HomeNewsBriefPeru to Place Visa Restrictions on Mexicans to Stem Criminal Flow

Peru to Place Visa Restrictions on Mexicans to Stem Criminal Flow


Peru's attorney general announced that all Mexicans entering the country will now need a visa, after nearly 100 Mexican nationals were investigated by Peru for links to organized crime in the last two years.

Attorney General Jose Antonio Pelaez Bardales revealed that 98 Mexicans had been investigated in the two-year period for alleged links to criminal organizations. As a result, he believes it necessary to introduce visa requirements to stem the flow of criminals entering the country.

Pelaez stressed that the measure would be taken "without prejudice to the decency and honesty shown by many of the Mexican citizens who come to Peru," reported El Comercio.

The 98 Mexicans represent 10 percent of the total number of people investigated for links to drug trafficking and organized crime during that period.

InSight Crime Analysis

Mexican criminal groups are likely building up an increased presence in Peru, which overtook Colombia in 2011 to become the biggest producer of cocaine in the world. Mexico's largest cartels are increasingly transnational and seek to move further down the supply chain to the source of drugs in order to gain a greater share of the profits.

There have been recent claims of an alliance between the Peruvian rebel group the Shining Path and Mexico's largest criminal organization, the Sinaloa Cartel, and reports of the Sinaloa's presence in the Andean nation stretch as far back as 2003.

share icon icon icon

Was this content helpful?

We want to sustain Latin America’s largest organized crime database, but in order to do so, we need resources.


What are your thoughts? Click here to send InSight Crime your comments.

We encourage readers to copy and distribute our work for non-commercial purposes, with attribution to InSight Crime in the byline and links to the original at both the top and bottom of the article. Check the Creative Commons website for more details of how to share our work, and please send us an email if you use an article.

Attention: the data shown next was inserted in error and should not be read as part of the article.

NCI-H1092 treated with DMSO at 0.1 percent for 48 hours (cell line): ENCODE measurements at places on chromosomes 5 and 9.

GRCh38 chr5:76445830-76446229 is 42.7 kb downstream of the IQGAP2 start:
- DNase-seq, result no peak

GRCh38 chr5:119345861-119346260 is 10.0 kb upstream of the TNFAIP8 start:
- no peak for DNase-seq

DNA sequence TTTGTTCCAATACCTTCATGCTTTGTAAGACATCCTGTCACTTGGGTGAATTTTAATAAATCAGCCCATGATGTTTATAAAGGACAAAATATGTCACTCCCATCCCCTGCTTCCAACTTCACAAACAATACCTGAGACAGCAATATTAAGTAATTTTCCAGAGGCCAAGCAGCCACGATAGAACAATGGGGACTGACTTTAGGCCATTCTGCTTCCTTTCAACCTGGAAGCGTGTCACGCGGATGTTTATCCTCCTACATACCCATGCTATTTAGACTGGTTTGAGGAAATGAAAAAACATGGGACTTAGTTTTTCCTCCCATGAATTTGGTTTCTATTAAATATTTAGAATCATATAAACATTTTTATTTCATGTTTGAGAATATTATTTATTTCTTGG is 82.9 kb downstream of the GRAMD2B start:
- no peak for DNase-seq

Was this content helpful?

We want to sustain Latin America’s largest organized crime database, but in order to do so, we need resources.


Related Content

PERU / 9 DEC 2015

In response to heightened criminal activity, a state of emergency has been declared in Callao, Peru's main port and a…


Peru plans to dedicate $300 million to anti-drug efforts in 2014, showing the country's commitment to diminishing its role in…


Cocaine processing has taken root on European soil, Mexican and Dutch synthetic drug traffickers have partnered up, and a new…

About InSight Crime


Venezuela's Cocaine Revolution Met With Uproar

6 MAY 2022

On May 4, InSight Crime launched its latest investigation, Venezuela’s Cocaine Revolution¸ accompanied by a virtual panel on its findings. The takeaways from this three-year effort, including the fact that Venezuela…


Venezuela Drug Trafficking Investigation and InDepth Gender Coverage

29 APR 2022

On May 4, InSight Crime will be publishing The Cocaine Revolution in Venezuela, a groundbreaking investigation into how the Venezuelan government regulates the cocaine trade in the country. An accompanying event,…


InDepth Coverage of Juan Orlando Hernández

22 APR 2022

Ever since Juan Orlando Hernández was elected president of Honduras in 2014, InSight Crime has provided coverage of every twist and turn during his rollercoaster time in office, amid growing…


Venezuela's Cocaine Revolution

15 APR 2022

On May 4th, InSight Crime will publish a groundbreaking investigation on drug trafficking in Venezuela. A product of three years of field research across the country, the study uncovers cocaine production in…


Widespread Coverage of InSight Crime MS13 Investigation

8 APR 2022

In a joint investigation with La Prensa Gráfica, InSight Crime recently revealed that four of the MS13’s foremost leaders had been quietly released from…